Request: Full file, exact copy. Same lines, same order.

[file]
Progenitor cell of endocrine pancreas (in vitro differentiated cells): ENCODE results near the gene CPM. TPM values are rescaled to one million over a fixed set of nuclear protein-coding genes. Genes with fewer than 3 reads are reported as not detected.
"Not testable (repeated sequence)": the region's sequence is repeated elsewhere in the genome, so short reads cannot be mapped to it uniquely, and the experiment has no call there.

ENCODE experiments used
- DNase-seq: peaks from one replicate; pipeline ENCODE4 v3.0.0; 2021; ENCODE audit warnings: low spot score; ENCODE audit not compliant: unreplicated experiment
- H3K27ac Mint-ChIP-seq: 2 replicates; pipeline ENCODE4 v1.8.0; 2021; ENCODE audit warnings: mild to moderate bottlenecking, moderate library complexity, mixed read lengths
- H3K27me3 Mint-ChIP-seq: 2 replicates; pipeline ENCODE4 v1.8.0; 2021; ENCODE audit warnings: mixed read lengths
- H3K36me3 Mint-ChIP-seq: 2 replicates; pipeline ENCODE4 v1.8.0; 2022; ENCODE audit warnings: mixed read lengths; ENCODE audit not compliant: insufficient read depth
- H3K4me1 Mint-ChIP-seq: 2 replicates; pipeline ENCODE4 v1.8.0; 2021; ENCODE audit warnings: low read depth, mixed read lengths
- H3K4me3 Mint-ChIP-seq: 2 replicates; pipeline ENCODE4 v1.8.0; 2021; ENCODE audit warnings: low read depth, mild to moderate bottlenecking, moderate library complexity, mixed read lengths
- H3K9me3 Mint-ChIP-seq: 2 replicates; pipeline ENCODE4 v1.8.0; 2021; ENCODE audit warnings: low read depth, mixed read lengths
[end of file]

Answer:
Progenitor cell of endocrine pancreas (in vitro differentiated cells): ENCODE results near the gene CPM. TPM values are rescaled to one million over a fixed set of nuclear protein-coding genes. Genes with fewer than 3 reads are reported as not detected.
"Not testable (repeated sequence)": the region's sequence is repeated elsewhere in the genome, so short reads cannot be mapped to it uniquely, and the experiment has no call there.

ENCODE experiments used
- DNase-seq: peaks from one replicate; pipeline ENCODE4 v3.0.0; 2021; ENCODE audit warnings: low spot score; ENCODE audit not compliant: unreplicated experiment
- H3K27ac Mint-ChIP-seq: 2 replicates; pipeline ENCODE4 v1.8.0; 2021; ENCODE audit warnings: mild to moderate bottlenecking, moderate library complexity, mixed read lengths
- H3K27me3 Mint-ChIP-seq: 2 replicates; pipeline ENCODE4 v1.8.0; 2021; ENCODE audit warnings: mixed read lengths
- H3K36me3 Mint-ChIP-seq: 2 replicates; pipeline ENCODE4 v1.8.0; 2022; ENCODE audit warnings: mixed read lengths; ENCODE audit not compliant: insufficient read depth
- H3K4me1 Mint-ChIP-seq: 2 replicates; pipeline ENCODE4 v1.8.0; 2021; ENCODE audit warnings: low read depth, mixed read lengths
- H3K4me3 Mint-ChIP-seq: 2 replicates; pipeline ENCODE4 v1.8.0; 2021; ENCODE audit warnings: low read depth, mild to moderate bottlenecking, moderate library complexity, mixed read lengths
- H3K9me3 Mint-ChIP-seq: 2 replicates; pipeline ENCODE4 v1.8.0; 2021; ENCODE audit warnings: low read depth, mixed read lengths